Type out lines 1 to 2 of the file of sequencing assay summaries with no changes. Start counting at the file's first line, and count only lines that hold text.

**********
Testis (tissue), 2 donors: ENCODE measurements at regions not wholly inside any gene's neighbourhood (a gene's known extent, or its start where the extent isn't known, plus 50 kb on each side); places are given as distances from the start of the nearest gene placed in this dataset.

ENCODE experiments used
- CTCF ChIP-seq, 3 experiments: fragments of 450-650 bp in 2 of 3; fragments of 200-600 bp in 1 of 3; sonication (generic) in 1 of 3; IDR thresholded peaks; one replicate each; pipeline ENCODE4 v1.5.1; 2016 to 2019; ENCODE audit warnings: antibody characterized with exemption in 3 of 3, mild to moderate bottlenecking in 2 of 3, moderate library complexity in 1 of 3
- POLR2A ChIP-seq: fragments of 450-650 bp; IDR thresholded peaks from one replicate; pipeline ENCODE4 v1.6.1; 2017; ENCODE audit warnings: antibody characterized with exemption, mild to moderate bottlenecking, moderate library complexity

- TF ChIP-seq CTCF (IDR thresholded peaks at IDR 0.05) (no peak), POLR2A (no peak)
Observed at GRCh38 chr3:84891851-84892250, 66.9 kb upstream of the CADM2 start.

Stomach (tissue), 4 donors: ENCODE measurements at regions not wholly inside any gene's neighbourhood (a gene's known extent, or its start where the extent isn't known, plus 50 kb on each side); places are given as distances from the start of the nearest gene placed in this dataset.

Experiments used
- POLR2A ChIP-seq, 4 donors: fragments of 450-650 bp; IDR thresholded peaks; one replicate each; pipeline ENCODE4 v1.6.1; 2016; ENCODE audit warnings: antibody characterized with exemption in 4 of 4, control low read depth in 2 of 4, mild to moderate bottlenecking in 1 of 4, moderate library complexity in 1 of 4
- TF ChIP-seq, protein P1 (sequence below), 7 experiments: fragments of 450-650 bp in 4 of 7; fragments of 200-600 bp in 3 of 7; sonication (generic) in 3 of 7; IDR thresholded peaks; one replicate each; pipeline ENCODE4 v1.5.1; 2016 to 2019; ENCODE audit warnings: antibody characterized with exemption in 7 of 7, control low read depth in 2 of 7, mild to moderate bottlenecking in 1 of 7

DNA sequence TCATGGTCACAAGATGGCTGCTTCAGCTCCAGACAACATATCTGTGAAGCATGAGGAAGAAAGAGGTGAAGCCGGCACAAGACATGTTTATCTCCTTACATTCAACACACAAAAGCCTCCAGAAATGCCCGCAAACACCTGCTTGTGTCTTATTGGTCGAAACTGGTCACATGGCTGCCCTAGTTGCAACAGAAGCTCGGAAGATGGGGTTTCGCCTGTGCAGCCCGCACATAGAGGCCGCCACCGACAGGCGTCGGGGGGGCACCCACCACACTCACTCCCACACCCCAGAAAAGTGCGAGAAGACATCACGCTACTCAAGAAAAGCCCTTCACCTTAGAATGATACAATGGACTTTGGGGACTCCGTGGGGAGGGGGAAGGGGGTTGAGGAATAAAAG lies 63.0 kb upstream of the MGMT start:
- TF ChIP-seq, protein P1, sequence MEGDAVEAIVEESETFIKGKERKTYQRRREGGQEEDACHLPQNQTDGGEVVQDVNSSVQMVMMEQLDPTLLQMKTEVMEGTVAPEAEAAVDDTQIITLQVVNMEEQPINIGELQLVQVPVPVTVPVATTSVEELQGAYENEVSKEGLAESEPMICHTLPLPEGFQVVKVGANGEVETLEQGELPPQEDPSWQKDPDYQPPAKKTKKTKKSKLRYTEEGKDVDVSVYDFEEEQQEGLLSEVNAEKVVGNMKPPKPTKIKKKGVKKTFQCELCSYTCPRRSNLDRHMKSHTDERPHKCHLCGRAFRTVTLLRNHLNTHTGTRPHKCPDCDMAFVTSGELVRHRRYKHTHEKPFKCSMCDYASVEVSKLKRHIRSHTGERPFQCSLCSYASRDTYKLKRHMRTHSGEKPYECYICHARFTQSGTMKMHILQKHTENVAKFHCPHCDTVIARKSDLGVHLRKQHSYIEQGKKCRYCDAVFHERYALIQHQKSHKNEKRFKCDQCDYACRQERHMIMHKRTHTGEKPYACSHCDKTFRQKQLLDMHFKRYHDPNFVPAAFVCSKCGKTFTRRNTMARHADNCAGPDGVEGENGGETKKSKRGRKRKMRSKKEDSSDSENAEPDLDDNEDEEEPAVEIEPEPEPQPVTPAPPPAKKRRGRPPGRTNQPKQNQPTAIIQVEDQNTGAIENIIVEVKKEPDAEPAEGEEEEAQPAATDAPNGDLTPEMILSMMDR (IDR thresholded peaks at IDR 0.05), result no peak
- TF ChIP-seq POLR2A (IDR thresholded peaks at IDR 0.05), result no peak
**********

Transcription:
Testis (tissue), 2 donors: ENCODE measurements at regions not wholly inside any gene's neighbourhood (a gene's known extent, or its start where the extent isn't known, plus 50 kb on each side); places are given as distances from the start of the nearest gene placed in this dataset.

ENCODE experiments used